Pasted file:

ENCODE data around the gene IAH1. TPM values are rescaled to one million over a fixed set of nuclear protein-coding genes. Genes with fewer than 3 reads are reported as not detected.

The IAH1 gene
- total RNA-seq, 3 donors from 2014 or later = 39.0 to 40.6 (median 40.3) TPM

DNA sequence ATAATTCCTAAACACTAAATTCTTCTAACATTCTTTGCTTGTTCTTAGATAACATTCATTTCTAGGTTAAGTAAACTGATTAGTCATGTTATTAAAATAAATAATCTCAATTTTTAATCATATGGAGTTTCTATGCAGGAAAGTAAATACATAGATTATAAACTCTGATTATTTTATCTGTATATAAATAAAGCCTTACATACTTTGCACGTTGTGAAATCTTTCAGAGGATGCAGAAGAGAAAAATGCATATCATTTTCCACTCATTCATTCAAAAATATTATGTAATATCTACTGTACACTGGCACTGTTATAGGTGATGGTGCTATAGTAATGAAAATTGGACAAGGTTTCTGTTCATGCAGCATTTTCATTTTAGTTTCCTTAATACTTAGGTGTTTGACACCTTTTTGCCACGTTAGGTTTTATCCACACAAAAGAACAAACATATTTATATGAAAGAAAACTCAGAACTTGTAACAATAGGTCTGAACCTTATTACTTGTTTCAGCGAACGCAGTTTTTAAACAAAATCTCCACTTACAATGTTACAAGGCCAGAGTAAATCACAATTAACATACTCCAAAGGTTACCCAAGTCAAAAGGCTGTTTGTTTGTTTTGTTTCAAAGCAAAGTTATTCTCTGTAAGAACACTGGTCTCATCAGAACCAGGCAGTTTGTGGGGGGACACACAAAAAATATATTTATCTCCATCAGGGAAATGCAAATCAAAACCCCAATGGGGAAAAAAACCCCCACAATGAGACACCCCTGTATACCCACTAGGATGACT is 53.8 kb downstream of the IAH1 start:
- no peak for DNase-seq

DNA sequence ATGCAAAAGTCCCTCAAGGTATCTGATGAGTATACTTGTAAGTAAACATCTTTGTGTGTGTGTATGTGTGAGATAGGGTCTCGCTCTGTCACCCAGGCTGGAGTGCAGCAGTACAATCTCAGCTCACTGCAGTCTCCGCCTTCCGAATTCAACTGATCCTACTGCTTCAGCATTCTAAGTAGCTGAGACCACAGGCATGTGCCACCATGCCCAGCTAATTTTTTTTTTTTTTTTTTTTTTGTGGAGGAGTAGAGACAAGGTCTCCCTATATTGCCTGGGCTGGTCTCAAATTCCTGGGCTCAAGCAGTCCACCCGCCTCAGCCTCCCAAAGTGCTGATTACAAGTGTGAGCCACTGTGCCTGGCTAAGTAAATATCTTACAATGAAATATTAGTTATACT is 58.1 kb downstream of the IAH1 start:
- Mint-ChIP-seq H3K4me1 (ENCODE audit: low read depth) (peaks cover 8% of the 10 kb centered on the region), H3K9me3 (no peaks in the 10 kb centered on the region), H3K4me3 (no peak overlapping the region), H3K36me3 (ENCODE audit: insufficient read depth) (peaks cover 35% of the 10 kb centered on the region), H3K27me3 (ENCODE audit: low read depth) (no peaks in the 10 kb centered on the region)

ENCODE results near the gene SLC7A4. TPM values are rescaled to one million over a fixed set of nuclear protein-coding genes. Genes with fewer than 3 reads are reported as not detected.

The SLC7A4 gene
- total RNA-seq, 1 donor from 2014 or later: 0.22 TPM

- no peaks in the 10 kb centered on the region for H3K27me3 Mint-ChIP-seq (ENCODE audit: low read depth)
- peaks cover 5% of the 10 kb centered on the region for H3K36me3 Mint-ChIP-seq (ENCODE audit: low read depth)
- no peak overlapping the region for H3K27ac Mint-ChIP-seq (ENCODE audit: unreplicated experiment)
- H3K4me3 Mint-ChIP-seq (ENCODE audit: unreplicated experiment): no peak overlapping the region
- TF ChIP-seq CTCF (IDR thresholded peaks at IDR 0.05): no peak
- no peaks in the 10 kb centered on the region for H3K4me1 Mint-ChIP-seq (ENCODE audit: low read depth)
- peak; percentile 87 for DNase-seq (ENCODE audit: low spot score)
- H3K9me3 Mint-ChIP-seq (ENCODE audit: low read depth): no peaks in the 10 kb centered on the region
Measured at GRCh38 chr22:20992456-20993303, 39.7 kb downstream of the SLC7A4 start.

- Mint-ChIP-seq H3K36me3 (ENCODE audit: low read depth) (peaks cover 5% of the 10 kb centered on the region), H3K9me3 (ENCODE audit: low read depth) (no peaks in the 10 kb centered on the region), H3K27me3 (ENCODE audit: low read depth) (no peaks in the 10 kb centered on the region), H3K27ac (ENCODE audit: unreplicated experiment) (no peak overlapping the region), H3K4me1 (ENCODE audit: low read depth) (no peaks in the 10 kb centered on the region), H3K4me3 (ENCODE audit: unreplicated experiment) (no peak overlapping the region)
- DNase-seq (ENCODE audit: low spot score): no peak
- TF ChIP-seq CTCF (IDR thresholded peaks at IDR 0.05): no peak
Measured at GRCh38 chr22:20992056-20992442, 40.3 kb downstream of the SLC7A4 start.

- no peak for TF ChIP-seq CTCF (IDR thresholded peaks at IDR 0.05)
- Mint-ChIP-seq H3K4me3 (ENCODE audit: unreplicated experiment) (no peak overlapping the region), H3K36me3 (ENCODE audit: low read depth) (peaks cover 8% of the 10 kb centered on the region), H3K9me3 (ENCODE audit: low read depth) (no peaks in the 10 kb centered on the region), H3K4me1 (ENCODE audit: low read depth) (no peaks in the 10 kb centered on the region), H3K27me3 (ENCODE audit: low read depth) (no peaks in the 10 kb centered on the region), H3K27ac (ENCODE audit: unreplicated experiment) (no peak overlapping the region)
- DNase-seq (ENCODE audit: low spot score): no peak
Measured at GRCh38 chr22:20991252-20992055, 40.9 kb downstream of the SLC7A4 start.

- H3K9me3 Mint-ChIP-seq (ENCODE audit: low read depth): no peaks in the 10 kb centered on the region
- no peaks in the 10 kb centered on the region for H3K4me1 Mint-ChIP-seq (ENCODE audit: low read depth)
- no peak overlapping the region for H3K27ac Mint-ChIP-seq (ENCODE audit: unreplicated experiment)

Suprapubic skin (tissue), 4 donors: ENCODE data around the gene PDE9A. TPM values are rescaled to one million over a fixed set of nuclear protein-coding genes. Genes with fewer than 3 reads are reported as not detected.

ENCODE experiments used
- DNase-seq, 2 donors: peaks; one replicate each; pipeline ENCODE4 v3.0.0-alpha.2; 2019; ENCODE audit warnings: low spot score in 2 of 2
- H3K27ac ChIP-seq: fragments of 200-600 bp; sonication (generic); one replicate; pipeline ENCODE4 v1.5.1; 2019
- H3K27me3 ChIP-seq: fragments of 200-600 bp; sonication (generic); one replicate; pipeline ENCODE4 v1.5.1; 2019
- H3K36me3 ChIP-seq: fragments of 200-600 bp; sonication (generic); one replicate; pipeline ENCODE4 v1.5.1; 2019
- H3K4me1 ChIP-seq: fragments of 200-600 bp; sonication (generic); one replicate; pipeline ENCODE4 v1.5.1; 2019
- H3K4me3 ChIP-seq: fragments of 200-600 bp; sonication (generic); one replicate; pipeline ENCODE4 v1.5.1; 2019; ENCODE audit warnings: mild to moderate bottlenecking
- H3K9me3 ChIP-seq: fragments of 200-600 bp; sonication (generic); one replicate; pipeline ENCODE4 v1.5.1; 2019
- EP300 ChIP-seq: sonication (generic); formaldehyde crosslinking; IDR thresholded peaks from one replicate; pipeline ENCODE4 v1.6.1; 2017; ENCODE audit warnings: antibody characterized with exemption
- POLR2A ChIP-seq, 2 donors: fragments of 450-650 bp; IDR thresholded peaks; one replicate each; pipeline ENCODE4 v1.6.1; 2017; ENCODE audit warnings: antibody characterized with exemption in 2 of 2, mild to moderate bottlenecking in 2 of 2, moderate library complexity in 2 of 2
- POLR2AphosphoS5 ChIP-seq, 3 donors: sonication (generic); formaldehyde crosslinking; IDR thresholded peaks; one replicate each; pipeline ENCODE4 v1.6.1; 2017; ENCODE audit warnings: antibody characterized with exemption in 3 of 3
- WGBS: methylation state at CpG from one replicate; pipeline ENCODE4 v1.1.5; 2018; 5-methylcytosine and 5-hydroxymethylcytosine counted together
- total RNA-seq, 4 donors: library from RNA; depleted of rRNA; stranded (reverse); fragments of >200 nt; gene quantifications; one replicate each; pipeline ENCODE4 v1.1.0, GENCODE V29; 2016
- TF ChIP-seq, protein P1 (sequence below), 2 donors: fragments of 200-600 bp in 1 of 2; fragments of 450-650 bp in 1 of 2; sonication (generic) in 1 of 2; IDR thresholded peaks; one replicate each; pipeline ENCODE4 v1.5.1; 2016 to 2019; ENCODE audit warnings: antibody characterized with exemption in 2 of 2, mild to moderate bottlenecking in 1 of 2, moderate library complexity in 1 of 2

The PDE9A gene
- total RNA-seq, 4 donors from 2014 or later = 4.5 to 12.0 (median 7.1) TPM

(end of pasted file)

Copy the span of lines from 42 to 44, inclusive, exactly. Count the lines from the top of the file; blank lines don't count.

- POLR2AphosphoS5 ChIP-seq, 3 donors: sonication (generic); formaldehyde crosslinking; IDR thresholded peaks; one replicate each; pipeline ENCODE4 v1.6.1; 2017; ENCODE audit warnings: antibody characterized with exemption in 3 of 3
- WGBS: methylation state at CpG from one replicate; pipeline ENCODE4 v1.1.5; 2018; 5-methylcytosine and 5-hydroxymethylcytosine counted together
- total RNA-seq, 4 donors: library from RNA; depleted of rRNA; stranded (reverse); fragments of >200 nt; gene quantifications; one replicate each; pipeline ENCODE4 v1.1.0, GENCODE V29; 2016